Gearing up for summer at Vineyard Youth Tennis
Reid Yennie successfully volleys the ball back across the court. Photos by Ralph Stewart
They run, jump, hurdle, throw, catch, sidestep, slice, chip, drive, volley, and smash their way through their one-hour lessons twice a week at Vineyard Youth Tennis. During the colder months, you can hear their shouts and screeches echoing outside the protective bubble that rises each autumn to shelter the hundreds of Island kids between 4 and 18 years old who now count free tennis as one of their weekly activities year-round.
"It's a great program," Adam Bresnick says, his voice enthusiastic. An avid tennis player himself, his three boys - Owen, 5, Sam, 7, and Zach, 9, are all growing up with rackets in their hands. Now that the kids are playing, he says, his wife has taken up the game as well.
"How lucky are we to have this facility?" Mr. Bresnick asks. "I'm seeing a lot of kids switching to tennis from other sports on the Island. It's now part of the mix of kids' sports and it's drawing kids who otherwise wouldn't be able to afford to learn."
Hannah Hagen works on her backhand.
Opened in July 2002, Vineyard Youth Tennis is located near the intersection of Barnes and Edgartown-Vineyard Haven roads, once known as "the blinker." Built and funded completely by private donations, the center's mission is to make tennis a life sport for kids by providing professional instruction, and to teach the values of sportsmanship, healthy competition and mutual respect. By all reports, it's working.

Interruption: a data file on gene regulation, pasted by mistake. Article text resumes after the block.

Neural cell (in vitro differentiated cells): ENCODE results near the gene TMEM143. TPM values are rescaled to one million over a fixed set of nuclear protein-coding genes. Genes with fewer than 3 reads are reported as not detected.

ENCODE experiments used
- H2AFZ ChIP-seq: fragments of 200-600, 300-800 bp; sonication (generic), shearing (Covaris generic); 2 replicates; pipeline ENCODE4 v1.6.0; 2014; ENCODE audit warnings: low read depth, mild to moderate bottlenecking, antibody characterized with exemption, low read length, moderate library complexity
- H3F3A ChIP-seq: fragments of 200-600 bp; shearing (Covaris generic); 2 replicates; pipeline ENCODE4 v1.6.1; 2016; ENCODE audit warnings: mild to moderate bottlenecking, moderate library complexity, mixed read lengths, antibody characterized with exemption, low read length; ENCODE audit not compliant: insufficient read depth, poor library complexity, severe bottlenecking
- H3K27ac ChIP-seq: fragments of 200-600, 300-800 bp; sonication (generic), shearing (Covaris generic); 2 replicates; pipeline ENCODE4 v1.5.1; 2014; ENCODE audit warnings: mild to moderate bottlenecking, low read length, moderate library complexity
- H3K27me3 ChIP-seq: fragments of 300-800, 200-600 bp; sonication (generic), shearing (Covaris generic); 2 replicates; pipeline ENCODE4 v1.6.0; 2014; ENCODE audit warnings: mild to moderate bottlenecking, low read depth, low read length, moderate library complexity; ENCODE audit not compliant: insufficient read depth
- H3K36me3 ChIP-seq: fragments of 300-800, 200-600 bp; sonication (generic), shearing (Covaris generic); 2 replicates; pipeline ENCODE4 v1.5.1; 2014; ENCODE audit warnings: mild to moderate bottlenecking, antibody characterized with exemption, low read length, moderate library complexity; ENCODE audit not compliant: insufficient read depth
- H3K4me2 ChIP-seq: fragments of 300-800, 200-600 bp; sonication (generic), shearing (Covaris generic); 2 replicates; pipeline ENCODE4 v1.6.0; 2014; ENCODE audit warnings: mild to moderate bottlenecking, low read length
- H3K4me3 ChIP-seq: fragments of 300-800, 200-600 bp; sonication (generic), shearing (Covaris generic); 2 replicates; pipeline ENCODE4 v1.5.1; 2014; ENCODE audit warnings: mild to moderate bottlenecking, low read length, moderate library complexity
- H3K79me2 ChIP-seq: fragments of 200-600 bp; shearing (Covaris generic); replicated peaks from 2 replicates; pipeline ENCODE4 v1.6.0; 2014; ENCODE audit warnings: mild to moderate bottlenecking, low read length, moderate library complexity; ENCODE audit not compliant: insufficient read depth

Joseph Serpa, 5, has been attending twice-weekly classes for nearly two years. His mother Lauren says: "Tennis has become so much a part of who he is. He's gained a huge amount of confidence and has learned not only about the game but about how to be a team player too. He plays with kids who are older and bigger than he is and he enjoys every minute."
While Vineyard Youth Tennis has been directed by several experienced tennis professionals since its inception, the facility's current Executive Director is Scott Smith. Mr. Smith brings with him 25 years of top-level credentials, including managing programs at some of Florida's most prestigious clubs as well as a stint at Nick Bollettieri's tennis academy where he helped train legends Andre Agassi and Jim Courier. He is assisted by Head Professional Michael Halisky, a former top junior player from Clearwater, Fla., who went on to become one of the state's highest-ranking open division players. Additional staff includes instructors Ry Yennie and Karla Araujo and Program Coordinator Nicole Hawkes. Mr. Smith plans to bring on additional instructors to handle the increased number of students in the summer.
In the mid-serve is Connor Downing.
"I'm trying to create an environment where kids are welcome to hang out - not just come to take lessons," Mr. Smith explains. "We have a media room, ping pong, open court time that parents and kids can book, exhibition matches, parent/child drill days and tournaments. We have the Tennis Channel coming to film here in July and our first USTA-sanctioned tournament scheduled for mid-August."